We have been saying a lot about AI (artificial intelligence) these days. It’s no wonder that Google’s latest smartphone announcement, the Pixel 4, with AI-enhanced recording and transcribing app received so much attention.

As we march toward a world enhanced by AI and automation, we need to make sure we’re not marching forward blindly. We need to think about what problems these technologies may create as they revolutionize industries.

And, while we won’t be able to anticipate all problems or even come up with answers to all of the problems, we can anticipate, we can start talking about AI from every angle to help prevent us from being blindsided. One discussion we need to keep having is AI and ethics and more specifically, bias in AI.

There is no question that artificial intelligence is fundamentally changing our society. While most you reading this blog already might know how great AI is, and how great it can be, perhaps we also need to shed a little caution and check our enthusiasm and talk about the ethical concerns that it raises.

If we begin to look at AI with a broader lens it opens the door to many questions about the use of AI and ethics. Some of the things we need to be thinking about in designing AI systems is transparency, fairness, accountability, safety, and bias.

We know that when looking at AI there are many tradeoffs that have to be taken into consideration during the development in the way the algorithms behind these automated systems operate and make decisions.

These tradeoffs explain how bias ends up in AI. Humans are the ones building the algorithms and training the AI. Humans must teach the AI how to make decisions, and they’re going to do so based on their own personal worldviews.

If we accept this thinking then it’s just inevitable and inescapable.

But on further examination, MIT makes the case for bias entering the AI equation before the algorithms even exist—as far back as before the data that will inform those algorithms are even created.

Consider how people go about creating deep-learning models in the first place. Say their goal is to make a good business decision. The AI is going to end up prioritizing whatever makes the most business sense over other factors like fairness or discrimination.

Another sticky point to consider is this: Do we know exactly what “fairness” means in the context of machine-learning outcomes?

A research paper argued the point to the contrary and that we can’t really do that. And yet, even as I write this, do we have an obligation to try?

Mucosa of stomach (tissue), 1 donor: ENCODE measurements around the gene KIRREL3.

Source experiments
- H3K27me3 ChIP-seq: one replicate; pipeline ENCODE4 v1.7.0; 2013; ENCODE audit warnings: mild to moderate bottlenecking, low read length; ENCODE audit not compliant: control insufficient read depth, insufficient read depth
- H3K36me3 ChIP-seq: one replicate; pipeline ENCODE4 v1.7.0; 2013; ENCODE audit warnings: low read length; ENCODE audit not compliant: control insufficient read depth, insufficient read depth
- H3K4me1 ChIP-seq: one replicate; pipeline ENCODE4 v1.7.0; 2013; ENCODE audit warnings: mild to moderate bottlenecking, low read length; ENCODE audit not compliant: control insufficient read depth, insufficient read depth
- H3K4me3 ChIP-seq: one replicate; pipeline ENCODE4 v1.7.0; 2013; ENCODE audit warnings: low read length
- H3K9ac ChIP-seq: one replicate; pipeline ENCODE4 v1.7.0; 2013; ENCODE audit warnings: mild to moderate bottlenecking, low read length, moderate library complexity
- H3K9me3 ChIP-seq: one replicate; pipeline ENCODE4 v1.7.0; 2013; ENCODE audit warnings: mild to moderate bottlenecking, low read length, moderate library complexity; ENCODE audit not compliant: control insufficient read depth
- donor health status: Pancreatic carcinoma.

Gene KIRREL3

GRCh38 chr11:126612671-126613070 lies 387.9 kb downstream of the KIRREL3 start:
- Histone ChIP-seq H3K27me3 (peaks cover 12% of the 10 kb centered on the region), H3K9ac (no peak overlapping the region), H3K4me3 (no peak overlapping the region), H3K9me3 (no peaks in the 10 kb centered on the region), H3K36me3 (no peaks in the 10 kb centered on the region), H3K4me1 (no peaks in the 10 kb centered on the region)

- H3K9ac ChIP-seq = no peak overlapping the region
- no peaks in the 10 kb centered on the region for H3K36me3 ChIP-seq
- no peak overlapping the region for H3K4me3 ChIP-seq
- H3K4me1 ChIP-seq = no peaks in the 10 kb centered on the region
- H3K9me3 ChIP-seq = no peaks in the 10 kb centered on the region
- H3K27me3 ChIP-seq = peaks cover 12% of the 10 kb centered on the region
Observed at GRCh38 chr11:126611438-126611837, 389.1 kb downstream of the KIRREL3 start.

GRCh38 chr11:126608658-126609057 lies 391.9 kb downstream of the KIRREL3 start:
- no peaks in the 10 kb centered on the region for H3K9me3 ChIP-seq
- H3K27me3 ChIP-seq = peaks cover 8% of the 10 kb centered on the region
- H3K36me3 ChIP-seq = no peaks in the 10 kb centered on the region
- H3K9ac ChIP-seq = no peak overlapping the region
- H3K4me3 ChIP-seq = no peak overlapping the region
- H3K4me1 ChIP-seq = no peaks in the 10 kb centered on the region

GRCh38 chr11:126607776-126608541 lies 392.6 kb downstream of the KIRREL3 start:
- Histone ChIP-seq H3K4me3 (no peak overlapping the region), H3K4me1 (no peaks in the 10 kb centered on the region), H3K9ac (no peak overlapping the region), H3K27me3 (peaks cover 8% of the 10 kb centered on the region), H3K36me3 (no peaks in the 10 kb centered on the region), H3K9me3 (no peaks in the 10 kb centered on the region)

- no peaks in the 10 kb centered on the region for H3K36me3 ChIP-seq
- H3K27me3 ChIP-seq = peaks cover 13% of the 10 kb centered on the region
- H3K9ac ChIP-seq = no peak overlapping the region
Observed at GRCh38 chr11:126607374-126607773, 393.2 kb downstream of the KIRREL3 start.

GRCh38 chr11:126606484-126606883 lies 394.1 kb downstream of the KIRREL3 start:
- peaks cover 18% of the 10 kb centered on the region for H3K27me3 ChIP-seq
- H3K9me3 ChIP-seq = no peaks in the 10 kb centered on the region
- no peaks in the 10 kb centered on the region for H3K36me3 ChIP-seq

We have to keep working at this. The stakes are too high. AI is already being used or will soon be used to make decisions regarding loans, insurance rates, college admissions, job placement and candidacy, and so on. Bias is not just a problem when AI is making big decisions, either.

How about when voice assistants can’t understand a person’s dialect? Is that fair?

When there’s a racial imbalance in the teams creating AI solutions like voice assistants, it can mean those AI systems have a hard time understanding people who speak differently than the people who are predominantly training these algorithms.

AI gets a lot right, though. And we need to remember that even a biased AI system has the potential to be less biased than a human, who doesn’t necessarily try to be unfair, but makes decisions based on factors that even that person can’t always understand or explain.

The scary thing about bias in AI versus bias in humans is the potential for AI to scale—and the bias along with it.

As McKinsey&Co. puts it: “AI can help reduce bias, but it can also bake in and scale bias.”

The Algorithmic Justice League is a collective that aims to highlight algorithmic bias and increase awareness about it. It provides a space for people to voice their experiences with and concerns about bias in AI, and it helps develop practices for accountability during the design, development, and deployment of coded systems.

On its website, users can request a bias check to get help testing their tech with diverse users. They can report bias in someone else’s tech. And it offers a lot of resources that help raise awareness about bias in AI through media, art, and science outlets.

The future will be riddled with biased AI. The only question left to ask is how will companies address the fairness and biases we see to make it work? Or will they even care enough to address the issues that are going to explode in the years ahead?

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